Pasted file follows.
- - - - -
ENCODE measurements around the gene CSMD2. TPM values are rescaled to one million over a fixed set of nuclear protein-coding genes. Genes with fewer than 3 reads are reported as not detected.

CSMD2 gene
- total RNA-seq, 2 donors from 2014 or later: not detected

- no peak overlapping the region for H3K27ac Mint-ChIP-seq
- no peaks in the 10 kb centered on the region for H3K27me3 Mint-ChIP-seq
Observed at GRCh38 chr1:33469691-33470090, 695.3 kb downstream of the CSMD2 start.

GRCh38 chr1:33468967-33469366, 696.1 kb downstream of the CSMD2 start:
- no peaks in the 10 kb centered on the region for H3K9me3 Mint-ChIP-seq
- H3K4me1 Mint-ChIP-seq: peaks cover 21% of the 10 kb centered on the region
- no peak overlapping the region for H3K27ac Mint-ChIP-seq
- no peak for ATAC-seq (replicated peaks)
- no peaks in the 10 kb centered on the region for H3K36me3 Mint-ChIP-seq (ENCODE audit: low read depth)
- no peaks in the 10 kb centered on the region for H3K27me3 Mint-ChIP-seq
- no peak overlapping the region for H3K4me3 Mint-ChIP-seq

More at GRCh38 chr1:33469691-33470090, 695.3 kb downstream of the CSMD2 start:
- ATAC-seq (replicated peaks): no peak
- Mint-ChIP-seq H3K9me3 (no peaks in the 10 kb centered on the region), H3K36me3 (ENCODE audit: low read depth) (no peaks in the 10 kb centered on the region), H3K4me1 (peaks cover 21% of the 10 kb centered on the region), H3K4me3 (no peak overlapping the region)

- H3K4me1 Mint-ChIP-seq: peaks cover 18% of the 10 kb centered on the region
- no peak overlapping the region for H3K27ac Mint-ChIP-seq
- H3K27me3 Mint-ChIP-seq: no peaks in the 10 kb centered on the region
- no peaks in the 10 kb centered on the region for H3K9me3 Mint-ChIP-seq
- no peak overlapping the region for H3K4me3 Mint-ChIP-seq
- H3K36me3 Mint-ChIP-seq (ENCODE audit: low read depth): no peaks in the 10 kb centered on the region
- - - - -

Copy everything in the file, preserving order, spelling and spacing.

ENCODE measurements around the gene CSMD2. TPM values are rescaled to one million over a fixed set of nuclear protein-coding genes. Genes with fewer than 3 reads are reported as not detected.

CSMD2 gene
- total RNA-seq, 2 donors from 2014 or later: not detected

- no peak overlapping the region for H3K27ac Mint-ChIP-seq
- no peaks in the 10 kb centered on the region for H3K27me3 Mint-ChIP-seq
Observed at GRCh38 chr1:33469691-33470090, 695.3 kb downstream of the CSMD2 start.

GRCh38 chr1:33468967-33469366, 696.1 kb downstream of the CSMD2 start:
- no peaks in the 10 kb centered on the region for H3K9me3 Mint-ChIP-seq
- H3K4me1 Mint-ChIP-seq: peaks cover 21% of the 10 kb centered on the region
- no peak overlapping the region for H3K27ac Mint-ChIP-seq
- no peak for ATAC-seq (replicated peaks)
- no peaks in the 10 kb centered on the region for H3K36me3 Mint-ChIP-seq (ENCODE audit: low read depth)
- no peaks in the 10 kb centered on the region for H3K27me3 Mint-ChIP-seq
- no peak overlapping the region for H3K4me3 Mint-ChIP-seq

More at GRCh38 chr1:33469691-33470090, 695.3 kb downstream of the CSMD2 start:
- ATAC-seq (replicated peaks): no peak
- Mint-ChIP-seq H3K9me3 (no peaks in the 10 kb centered on the region), H3K36me3 (ENCODE audit: low read depth) (no peaks in the 10 kb centered on the region), H3K4me1 (peaks cover 21% of the 10 kb centered on the region), H3K4me3 (no peak overlapping the region)

- H3K4me1 Mint-ChIP-seq: peaks cover 18% of the 10 kb centered on the region
- no peak overlapping the region for H3K27ac Mint-ChIP-seq
- H3K27me3 Mint-ChIP-seq: no peaks in the 10 kb centered on the region
- no peaks in the 10 kb centered on the region for H3K9me3 Mint-ChIP-seq
- no peak overlapping the region for H3K4me3 Mint-ChIP-seq
- H3K36me3 Mint-ChIP-seq (ENCODE audit: low read depth): no peaks in the 10 kb centered on the region